- B&S Group shares slid as much as 13%, dropping to the lowest since April 2020, after the company reported interim results ING described as a “weak set” of numbers
- Intrum shares fell as much as 7.5%, their biggest decline since early May, after the board of the credit management firm replaced CEO Anders Engdahl with immediate effect
- Covestro fell as much as 5.9%, hitting lowest since May 2020, after Stifel slashed its price target to EU34 from EU53, citing “shaky prospects” for the company
- Dassault Aviation shares were down as much as 4.7% after French Transport Minister Clement Beaune said he wanted to regulate private jet use, according to an interview with Le Parisien newspaper
Earlier in the session, Asian stocks fell to more than a two week low as investors braced for a hawkish stance by US officials at the upcoming Jackson Hole symposium. The MSCI Asia Pacific Index declined as much as 0.7%, with the region’s tech giants TSMC and Tencent Holdings dragging down the measure the most.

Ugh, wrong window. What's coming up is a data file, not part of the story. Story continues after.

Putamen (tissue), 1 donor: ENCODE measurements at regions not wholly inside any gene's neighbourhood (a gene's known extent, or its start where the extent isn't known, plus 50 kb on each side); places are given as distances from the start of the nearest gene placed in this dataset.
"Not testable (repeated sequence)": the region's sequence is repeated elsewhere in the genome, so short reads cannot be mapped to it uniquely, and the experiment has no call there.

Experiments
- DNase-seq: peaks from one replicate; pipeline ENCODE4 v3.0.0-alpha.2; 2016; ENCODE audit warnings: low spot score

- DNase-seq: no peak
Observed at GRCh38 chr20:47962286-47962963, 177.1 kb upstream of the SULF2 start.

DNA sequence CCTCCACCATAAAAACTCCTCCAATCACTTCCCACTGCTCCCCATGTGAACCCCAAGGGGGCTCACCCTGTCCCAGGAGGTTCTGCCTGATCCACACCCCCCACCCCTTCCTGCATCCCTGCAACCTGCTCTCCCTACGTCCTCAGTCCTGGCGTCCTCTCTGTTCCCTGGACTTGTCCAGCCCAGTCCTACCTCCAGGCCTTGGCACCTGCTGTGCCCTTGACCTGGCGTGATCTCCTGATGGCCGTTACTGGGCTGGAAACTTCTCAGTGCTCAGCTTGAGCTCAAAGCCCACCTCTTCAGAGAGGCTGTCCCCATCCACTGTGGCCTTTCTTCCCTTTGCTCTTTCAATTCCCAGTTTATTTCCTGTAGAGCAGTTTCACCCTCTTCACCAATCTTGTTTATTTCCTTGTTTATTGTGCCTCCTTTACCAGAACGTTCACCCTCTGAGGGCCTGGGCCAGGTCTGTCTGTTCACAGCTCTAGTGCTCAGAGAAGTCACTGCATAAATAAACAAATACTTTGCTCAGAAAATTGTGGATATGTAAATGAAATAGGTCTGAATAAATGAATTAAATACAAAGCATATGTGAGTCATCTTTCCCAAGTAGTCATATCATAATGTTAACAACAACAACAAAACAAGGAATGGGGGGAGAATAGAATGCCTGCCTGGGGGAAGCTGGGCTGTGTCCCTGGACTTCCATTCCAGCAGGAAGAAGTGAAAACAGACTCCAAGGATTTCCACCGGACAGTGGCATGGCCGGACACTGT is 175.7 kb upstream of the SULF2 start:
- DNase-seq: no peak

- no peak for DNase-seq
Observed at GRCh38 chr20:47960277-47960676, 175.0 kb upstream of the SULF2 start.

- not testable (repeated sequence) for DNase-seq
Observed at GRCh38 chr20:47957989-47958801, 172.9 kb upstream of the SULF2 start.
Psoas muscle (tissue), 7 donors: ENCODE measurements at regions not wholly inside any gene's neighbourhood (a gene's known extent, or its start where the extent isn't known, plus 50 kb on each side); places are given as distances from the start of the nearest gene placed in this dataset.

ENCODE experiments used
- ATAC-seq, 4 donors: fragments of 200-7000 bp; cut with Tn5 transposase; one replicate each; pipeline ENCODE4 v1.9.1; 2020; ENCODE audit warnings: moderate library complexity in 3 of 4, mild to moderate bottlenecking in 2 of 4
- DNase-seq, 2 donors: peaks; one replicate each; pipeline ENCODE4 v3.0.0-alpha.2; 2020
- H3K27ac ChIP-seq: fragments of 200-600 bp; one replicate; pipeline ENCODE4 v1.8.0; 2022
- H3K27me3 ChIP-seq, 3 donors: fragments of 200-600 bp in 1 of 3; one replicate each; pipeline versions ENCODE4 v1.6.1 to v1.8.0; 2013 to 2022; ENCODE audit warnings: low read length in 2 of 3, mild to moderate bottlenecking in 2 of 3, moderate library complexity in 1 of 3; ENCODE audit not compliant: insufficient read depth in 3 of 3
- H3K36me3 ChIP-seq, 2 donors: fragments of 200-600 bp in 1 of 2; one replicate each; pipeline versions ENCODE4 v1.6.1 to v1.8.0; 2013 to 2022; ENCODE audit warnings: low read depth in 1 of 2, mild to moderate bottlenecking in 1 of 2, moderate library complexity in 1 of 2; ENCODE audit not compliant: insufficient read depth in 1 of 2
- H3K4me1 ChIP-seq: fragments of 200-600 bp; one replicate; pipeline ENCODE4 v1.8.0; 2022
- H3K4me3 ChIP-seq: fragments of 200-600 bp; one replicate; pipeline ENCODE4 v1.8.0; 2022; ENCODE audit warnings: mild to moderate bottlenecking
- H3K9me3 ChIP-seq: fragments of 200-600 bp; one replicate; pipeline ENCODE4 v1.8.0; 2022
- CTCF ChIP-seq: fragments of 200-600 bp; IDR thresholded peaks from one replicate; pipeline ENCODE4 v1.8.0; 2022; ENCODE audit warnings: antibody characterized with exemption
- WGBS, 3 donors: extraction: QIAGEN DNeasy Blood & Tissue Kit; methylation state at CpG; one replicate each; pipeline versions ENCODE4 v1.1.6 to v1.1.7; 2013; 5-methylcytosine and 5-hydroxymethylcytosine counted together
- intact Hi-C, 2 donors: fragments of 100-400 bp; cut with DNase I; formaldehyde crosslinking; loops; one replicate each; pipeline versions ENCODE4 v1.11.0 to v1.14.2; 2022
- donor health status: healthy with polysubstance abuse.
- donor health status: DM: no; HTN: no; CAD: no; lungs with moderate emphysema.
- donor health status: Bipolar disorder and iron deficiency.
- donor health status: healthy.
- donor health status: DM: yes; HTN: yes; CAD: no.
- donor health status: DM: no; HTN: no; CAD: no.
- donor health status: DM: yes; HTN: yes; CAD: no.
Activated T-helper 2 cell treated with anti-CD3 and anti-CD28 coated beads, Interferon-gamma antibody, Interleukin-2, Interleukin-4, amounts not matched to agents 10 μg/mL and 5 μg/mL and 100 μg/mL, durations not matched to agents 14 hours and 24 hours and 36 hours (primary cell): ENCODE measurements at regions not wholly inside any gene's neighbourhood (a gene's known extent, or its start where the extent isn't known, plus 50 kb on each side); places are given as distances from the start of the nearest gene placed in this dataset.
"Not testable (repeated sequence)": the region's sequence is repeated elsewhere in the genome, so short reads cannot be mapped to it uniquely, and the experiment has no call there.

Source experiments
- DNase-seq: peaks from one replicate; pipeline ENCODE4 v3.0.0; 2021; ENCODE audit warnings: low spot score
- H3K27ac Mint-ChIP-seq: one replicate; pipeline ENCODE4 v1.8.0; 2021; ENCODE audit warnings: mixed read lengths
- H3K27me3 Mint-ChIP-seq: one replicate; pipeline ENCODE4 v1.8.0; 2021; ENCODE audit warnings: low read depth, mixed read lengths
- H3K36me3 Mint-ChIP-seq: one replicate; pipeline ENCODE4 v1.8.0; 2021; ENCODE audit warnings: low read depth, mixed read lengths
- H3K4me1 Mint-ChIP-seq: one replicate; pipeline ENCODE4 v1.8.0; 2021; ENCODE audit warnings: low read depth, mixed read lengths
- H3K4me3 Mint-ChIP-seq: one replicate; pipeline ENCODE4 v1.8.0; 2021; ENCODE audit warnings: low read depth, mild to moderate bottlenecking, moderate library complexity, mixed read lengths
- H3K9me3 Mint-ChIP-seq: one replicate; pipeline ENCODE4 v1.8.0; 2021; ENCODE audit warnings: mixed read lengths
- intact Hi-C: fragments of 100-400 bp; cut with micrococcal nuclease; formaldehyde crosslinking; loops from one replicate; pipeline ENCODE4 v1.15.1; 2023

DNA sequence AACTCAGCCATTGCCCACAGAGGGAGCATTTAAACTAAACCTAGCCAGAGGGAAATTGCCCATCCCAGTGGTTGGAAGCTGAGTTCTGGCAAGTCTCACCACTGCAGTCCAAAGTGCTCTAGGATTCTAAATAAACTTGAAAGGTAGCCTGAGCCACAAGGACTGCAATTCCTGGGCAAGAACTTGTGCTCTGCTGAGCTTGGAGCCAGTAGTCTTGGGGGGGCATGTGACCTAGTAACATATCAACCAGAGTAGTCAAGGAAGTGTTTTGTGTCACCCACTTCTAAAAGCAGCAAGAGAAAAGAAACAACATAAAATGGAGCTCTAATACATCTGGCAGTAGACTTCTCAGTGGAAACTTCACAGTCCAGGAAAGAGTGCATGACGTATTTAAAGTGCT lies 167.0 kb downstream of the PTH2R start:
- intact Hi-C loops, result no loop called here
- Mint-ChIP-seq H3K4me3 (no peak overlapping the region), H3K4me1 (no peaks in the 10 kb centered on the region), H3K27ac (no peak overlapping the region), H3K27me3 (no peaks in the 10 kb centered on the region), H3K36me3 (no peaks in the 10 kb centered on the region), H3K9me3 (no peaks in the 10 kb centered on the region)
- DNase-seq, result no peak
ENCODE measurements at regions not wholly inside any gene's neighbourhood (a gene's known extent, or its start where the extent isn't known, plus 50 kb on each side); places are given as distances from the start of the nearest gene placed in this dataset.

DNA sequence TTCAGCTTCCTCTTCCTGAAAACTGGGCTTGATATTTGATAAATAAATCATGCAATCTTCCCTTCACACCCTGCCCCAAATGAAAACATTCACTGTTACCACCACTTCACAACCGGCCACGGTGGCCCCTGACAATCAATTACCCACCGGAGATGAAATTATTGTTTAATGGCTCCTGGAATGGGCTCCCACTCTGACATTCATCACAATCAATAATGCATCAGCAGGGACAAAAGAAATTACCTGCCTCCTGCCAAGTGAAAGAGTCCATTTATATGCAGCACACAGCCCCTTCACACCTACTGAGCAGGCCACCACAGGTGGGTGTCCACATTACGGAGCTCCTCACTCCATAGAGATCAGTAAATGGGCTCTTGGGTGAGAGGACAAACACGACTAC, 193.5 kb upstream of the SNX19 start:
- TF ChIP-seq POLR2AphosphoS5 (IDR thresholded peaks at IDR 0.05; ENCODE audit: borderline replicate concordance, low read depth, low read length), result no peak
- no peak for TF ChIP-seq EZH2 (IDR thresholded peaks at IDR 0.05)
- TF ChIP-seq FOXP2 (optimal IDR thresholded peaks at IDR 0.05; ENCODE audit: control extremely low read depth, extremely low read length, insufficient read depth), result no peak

MSCI Inc.’s Asia-Pacific share index fell for a third day with losses evident in most major markets except for some gains in China, where a move by banks to trimlending rates aided property developers.
Philippine stocks were the region’s biggest losers, sinking more than 2% as the central bank there signaled more hikes. Chinese equities advanced. Jerome Powell’s Friday speech at the central bankers’ gathering will be the highlight of the week, with markets expecting the Fed chair to reaffirm his determination to get inflation under control. Traders have already been paring back risky bets after Richmond Fed President Thomas Barkin said Friday that the central bank was resolved to curb red-hot inflation even at the risk of a recession.